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Rapid oxidation of mercury (Hg) at volcanic vents: Insights from high temperature thermodynamic models of Mt Etna’s emissions

Rapid oxidation of mercury (Hg) at volcanic vents: Insights from high temperature thermodynamic models of Mt Etna’s emissions
Rapid oxidation of mercury (Hg) at volcanic vents: Insights from high temperature thermodynamic models of Mt Etna’s emissions
A major uncertainty regarding the environmental impacts of volcanic Hg is the extent to which Hg is deposited locally or transported globally. An important control on dispersion and deposition is the oxidation state of Hg compounds: Hg(0) is an inert, insoluble gas, while Hg(II) occurs as reactive gases or in particles, which deposit rapidly and proximally, near the volcanic vent. Using a new high temperature thermodynamic model, we show that although Hg in Etna's magmatic gases is almost entirely Hg(0) (i.e., gaseous elemental mercury), significant quantities of Hg(II) are likely formed at Etna's vents as gaseous HgCl2, when magmatic gases are cooled and oxidised by atmospheric gases. These results contrast with an earlier model study and allow us to explain recent measurements of Hg speciation at the crater rim of Etna without invoking rapid (< 1 min) low temperature oxidation processes. We further model Hg speciation for a series of additional magmatic gas compositions. Compared to Etna, Hg(II) production (i.e., Hg(II)/Hgtot) is enhanced in more HCl-rich magmatic gases, but is independent of the Hg, HBr and HI content of the magmatic gases. Hg(II) production is not strongly influenced by the initial oxidation state of magmatic gases above NNO, although production is hindered in more reduced magmatic gases. The model and results are widely applicable to other open-vent volcanoes and may be used to improve the accuracy of chemical kinetic models for low temperature Hg speciation in volcanic plumes.
Etna, Mercury, Hg, Volcano, Deposition
0009-2541
279-286
Martin, R.S.
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Witt, M.L.I.
99527c31-e719-4ec0-bddb-0c9226b50531
Pyle, D.M.
30f0cb90-7a4d-4219-9cff-1fabe2f0e4c1
Mather, T.A.
97b5dc46-dee8-4dcd-865f-d346fa0783ea
Watt, S.F.L.
76f594eb-9252-4a8b-822f-be71038b18db
Bagnato, E.
defd449c-25b9-4726-9fe1-b55b50e835e4
Calabrese, S.
641aacf9-4f04-423b-b02f-f52fd4732d3c
Martin, R.S.
0b02a657-2fe7-4d85-8d45-5eb77b8f3acc
Witt, M.L.I.
99527c31-e719-4ec0-bddb-0c9226b50531
Pyle, D.M.
30f0cb90-7a4d-4219-9cff-1fabe2f0e4c1
Mather, T.A.
97b5dc46-dee8-4dcd-865f-d346fa0783ea
Watt, S.F.L.
76f594eb-9252-4a8b-822f-be71038b18db
Bagnato, E.
defd449c-25b9-4726-9fe1-b55b50e835e4
Calabrese, S.
641aacf9-4f04-423b-b02f-f52fd4732d3c

Martin, R.S., Witt, M.L.I., Pyle, D.M., Mather, T.A., Watt, S.F.L., Bagnato, E. and Calabrese, S. (2011) Rapid oxidation of mercury (Hg) at volcanic vents: Insights from high temperature thermodynamic models of Mt Etna’s emissions. Chemical Geology, 283 (3-4), 279-286. (doi:10.1016/j.chemgeo.2011.01.027).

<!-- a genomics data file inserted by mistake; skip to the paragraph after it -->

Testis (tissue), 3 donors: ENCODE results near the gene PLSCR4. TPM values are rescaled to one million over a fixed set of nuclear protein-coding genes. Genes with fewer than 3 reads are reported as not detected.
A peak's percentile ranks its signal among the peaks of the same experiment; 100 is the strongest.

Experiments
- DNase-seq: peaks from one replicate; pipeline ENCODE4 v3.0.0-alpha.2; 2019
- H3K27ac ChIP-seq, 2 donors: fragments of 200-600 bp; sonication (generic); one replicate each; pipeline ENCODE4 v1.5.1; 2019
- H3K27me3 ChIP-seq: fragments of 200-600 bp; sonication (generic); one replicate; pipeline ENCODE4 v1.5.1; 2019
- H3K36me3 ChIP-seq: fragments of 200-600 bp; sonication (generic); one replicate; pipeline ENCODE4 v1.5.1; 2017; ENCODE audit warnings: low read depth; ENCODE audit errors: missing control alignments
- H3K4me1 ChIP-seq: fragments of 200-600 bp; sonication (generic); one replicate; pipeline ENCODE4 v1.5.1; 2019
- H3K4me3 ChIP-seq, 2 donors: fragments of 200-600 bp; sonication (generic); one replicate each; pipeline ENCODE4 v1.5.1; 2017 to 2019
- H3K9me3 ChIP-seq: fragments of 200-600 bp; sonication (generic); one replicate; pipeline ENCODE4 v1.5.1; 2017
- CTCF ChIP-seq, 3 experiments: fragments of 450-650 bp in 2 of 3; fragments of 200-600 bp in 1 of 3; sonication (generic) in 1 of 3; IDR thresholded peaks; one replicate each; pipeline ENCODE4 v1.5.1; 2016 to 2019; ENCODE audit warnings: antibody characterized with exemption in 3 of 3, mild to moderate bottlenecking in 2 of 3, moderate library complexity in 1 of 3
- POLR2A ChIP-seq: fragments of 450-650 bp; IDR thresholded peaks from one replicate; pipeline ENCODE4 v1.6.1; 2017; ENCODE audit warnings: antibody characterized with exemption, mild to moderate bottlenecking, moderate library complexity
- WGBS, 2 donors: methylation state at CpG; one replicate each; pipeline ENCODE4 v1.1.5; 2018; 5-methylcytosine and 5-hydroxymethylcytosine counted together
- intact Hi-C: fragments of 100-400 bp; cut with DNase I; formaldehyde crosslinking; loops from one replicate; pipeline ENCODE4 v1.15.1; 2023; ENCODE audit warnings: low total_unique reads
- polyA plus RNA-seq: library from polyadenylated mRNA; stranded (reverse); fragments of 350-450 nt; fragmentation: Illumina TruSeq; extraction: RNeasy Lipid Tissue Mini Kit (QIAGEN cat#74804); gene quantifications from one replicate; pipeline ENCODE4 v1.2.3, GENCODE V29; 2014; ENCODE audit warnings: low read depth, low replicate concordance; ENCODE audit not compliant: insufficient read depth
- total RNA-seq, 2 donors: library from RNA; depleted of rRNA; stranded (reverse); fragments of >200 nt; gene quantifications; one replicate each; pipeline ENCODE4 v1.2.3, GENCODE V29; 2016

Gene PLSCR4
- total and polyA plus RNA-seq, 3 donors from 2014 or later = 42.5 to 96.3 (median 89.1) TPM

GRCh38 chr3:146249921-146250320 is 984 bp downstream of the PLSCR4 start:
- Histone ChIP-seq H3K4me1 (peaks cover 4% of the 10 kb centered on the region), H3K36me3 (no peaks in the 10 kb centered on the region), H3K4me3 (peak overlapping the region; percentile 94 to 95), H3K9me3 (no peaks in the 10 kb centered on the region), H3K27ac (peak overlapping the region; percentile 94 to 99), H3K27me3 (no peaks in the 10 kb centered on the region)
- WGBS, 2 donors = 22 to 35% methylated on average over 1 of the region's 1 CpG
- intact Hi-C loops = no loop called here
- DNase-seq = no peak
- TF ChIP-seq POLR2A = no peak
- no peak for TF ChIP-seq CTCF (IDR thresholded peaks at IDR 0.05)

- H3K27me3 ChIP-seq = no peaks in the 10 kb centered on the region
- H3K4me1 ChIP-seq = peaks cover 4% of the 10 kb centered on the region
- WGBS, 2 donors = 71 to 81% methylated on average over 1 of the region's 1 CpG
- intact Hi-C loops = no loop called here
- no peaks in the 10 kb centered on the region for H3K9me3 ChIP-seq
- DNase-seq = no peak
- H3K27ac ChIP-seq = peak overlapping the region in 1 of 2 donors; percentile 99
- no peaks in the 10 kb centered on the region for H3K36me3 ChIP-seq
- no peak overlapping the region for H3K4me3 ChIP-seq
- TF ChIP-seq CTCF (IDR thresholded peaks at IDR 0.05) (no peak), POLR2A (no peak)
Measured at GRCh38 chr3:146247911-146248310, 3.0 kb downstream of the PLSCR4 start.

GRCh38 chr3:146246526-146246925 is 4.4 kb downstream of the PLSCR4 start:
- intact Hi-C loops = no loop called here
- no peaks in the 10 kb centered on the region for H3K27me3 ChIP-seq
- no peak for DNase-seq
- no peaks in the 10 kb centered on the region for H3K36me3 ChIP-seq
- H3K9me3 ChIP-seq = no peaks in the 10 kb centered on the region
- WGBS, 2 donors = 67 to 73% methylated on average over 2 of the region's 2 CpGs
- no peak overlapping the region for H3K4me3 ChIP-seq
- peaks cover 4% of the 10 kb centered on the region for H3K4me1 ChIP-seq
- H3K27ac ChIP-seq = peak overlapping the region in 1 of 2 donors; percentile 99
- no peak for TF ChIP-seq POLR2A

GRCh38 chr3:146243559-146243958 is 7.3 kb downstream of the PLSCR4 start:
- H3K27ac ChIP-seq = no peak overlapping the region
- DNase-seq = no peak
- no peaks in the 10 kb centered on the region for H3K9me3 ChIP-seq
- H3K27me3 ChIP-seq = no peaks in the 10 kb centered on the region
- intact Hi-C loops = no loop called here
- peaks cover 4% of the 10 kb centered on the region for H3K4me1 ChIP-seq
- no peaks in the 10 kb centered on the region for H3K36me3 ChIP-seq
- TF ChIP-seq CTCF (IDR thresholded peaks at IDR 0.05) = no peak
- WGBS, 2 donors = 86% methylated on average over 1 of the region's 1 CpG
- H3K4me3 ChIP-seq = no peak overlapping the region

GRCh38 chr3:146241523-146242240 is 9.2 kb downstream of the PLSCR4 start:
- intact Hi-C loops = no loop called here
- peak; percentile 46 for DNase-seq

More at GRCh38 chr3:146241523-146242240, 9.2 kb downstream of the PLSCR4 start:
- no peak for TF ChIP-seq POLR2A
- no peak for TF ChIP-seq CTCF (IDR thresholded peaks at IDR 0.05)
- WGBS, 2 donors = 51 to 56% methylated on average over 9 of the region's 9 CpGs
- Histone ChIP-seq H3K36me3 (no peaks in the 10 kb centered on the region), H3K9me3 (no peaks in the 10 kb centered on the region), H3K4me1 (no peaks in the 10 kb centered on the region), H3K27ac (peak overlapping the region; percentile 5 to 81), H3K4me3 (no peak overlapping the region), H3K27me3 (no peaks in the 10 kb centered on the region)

Record type: Article

Abstract

A major uncertainty regarding the environmental impacts of volcanic Hg is the extent to which Hg is deposited locally or transported globally. An important control on dispersion and deposition is the oxidation state of Hg compounds: Hg(0) is an inert, insoluble gas, while Hg(II) occurs as reactive gases or in particles, which deposit rapidly and proximally, near the volcanic vent. Using a new high temperature thermodynamic model, we show that although Hg in Etna's magmatic gases is almost entirely Hg(0) (i.e., gaseous elemental mercury), significant quantities of Hg(II) are likely formed at Etna's vents as gaseous HgCl2, when magmatic gases are cooled and oxidised by atmospheric gases. These results contrast with an earlier model study and allow us to explain recent measurements of Hg speciation at the crater rim of Etna without invoking rapid (< 1 min) low temperature oxidation processes. We further model Hg speciation for a series of additional magmatic gas compositions. Compared to Etna, Hg(II) production (i.e., Hg(II)/Hgtot) is enhanced in more HCl-rich magmatic gases, but is independent of the Hg, HBr and HI content of the magmatic gases. Hg(II) production is not strongly influenced by the initial oxidation state of magmatic gases above NNO, although production is hindered in more reduced magmatic gases. The model and results are widely applicable to other open-vent volcanoes and may be used to improve the accuracy of chemical kinetic models for low temperature Hg speciation in volcanic plumes.

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More information

Published date: 22 April 2011
Keywords: Etna, Mercury, Hg, Volcano, Deposition

Identifiers

Local EPrints ID: 190561
URI: http://eprints.soton.ac.uk/id/eprint/190561
ISSN: 0009-2541
PURE UUID: ca14e617-6127-48ed-9e50-d86b1354b377

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Date deposited: 21 Jun 2011 10:13
Last modified: 16 Jul 2019 23:28

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